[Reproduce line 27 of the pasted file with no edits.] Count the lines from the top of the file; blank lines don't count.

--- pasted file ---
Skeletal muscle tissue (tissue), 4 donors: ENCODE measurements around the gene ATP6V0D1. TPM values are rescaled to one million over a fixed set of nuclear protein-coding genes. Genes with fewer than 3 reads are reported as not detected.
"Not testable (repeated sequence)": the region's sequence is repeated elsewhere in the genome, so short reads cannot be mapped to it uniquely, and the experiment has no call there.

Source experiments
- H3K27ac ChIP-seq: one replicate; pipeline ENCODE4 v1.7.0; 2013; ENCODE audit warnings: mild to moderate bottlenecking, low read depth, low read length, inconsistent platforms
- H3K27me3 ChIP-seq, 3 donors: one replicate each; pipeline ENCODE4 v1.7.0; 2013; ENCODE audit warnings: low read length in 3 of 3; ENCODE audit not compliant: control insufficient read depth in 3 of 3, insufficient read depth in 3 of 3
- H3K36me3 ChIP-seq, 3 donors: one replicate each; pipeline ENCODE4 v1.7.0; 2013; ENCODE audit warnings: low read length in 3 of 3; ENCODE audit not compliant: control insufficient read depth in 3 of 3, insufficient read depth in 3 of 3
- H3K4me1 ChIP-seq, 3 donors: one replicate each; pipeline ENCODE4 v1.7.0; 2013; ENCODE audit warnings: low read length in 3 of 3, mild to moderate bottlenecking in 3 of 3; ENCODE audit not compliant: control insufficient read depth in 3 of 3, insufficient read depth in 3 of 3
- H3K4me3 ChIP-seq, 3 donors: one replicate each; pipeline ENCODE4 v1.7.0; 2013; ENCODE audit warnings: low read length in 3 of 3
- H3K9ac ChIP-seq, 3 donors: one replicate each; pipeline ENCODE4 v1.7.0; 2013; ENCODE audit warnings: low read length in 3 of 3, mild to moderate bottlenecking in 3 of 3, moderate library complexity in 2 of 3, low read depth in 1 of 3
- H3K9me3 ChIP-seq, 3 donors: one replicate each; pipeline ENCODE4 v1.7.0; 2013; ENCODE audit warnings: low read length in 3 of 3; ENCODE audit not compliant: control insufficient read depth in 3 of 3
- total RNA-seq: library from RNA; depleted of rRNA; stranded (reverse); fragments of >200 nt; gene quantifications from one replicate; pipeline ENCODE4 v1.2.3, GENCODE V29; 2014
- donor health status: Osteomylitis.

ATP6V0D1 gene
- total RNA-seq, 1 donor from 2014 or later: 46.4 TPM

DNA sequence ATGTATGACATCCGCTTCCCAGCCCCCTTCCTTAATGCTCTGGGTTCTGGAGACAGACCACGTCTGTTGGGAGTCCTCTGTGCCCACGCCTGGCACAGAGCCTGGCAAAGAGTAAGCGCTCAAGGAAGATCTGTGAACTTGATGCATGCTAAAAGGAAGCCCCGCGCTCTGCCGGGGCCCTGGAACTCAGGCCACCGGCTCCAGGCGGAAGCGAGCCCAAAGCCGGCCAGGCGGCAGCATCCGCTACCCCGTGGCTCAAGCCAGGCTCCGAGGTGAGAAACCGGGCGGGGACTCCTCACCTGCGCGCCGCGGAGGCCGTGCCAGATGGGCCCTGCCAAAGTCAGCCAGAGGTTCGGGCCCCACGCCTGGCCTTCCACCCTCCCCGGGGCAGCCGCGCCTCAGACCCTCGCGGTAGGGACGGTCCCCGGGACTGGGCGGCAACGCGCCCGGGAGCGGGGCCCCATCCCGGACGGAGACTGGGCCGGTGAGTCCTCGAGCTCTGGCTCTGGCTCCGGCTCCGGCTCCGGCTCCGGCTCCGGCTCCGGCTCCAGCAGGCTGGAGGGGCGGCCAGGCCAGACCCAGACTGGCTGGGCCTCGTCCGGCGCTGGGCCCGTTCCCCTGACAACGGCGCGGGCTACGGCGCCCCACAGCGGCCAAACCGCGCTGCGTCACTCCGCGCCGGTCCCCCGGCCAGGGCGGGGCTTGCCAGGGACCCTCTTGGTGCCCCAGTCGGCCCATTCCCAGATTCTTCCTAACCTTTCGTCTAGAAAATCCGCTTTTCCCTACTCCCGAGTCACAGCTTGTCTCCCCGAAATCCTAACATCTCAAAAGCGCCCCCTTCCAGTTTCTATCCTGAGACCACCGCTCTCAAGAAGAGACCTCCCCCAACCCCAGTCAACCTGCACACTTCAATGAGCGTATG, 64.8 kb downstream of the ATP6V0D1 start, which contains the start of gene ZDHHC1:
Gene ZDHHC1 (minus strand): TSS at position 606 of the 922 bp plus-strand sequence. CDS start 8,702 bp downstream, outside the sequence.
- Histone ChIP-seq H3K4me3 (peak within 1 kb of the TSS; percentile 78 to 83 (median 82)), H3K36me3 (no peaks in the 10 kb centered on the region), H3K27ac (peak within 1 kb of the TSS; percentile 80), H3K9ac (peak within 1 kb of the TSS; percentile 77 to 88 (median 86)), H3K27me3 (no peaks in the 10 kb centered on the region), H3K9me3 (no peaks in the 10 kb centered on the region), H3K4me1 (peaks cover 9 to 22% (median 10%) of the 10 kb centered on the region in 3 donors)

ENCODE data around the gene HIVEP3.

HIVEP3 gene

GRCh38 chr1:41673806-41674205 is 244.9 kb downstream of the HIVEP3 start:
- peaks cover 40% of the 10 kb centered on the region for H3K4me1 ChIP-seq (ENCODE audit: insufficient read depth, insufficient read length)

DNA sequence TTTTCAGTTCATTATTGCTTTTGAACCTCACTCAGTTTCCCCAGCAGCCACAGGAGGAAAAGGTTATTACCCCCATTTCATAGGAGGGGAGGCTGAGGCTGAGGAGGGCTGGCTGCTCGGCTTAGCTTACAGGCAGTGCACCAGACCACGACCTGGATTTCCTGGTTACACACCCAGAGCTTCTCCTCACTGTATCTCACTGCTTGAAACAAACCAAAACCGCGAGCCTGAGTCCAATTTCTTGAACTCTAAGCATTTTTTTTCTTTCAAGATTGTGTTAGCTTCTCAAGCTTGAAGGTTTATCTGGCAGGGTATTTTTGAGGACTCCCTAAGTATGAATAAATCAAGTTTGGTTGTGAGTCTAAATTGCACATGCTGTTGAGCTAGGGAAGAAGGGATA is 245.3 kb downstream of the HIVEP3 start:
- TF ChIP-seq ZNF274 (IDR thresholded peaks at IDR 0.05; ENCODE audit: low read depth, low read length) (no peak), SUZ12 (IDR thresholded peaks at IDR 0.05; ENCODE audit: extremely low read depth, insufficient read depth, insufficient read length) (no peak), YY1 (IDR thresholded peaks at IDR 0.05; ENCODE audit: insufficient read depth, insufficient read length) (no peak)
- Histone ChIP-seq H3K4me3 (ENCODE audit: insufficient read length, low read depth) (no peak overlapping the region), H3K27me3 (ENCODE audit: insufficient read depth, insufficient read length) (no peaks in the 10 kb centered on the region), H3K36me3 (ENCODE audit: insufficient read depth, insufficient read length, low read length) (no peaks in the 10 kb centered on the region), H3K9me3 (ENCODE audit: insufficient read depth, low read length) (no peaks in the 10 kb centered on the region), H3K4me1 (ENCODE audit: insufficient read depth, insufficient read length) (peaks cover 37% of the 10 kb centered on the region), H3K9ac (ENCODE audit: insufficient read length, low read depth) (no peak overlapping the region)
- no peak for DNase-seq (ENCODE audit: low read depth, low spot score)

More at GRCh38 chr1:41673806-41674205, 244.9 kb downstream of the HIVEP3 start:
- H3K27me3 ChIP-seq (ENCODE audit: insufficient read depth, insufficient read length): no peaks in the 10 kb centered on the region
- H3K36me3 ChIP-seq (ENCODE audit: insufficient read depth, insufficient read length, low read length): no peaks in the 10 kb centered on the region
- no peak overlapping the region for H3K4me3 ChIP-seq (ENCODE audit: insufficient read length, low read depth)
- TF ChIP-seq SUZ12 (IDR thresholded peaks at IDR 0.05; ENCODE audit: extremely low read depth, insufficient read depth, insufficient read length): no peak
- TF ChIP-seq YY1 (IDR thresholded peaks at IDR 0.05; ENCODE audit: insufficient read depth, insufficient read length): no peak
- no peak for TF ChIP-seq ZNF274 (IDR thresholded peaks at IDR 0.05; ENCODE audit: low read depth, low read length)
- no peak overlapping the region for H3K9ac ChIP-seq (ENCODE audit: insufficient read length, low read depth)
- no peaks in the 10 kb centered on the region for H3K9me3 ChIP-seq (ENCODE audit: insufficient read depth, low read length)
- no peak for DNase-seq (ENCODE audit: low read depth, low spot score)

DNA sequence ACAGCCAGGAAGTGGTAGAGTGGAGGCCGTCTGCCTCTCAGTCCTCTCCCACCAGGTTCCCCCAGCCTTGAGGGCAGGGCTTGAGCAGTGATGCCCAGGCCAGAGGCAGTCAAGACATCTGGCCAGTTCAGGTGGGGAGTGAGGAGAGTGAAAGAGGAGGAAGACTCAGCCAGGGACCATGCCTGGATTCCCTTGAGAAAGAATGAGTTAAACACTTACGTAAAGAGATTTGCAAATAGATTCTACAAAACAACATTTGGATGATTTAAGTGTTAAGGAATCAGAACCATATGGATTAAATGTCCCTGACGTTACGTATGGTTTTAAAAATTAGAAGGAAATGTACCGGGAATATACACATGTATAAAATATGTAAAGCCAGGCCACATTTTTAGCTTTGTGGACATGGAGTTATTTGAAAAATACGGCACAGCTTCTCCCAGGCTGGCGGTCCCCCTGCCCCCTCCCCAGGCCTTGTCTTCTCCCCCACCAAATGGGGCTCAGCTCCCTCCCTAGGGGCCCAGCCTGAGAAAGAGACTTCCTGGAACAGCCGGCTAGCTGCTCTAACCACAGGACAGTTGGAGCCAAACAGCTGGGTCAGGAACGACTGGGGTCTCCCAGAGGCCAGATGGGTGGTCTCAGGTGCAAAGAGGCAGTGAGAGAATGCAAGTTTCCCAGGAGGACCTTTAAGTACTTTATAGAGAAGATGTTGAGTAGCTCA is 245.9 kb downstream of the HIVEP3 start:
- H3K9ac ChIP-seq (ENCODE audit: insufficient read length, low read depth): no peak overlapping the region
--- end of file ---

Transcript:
- H3K27me3 ChIP-seq (ENCODE audit: insufficient read depth, insufficient read length): no peaks in the 10 kb centered on the region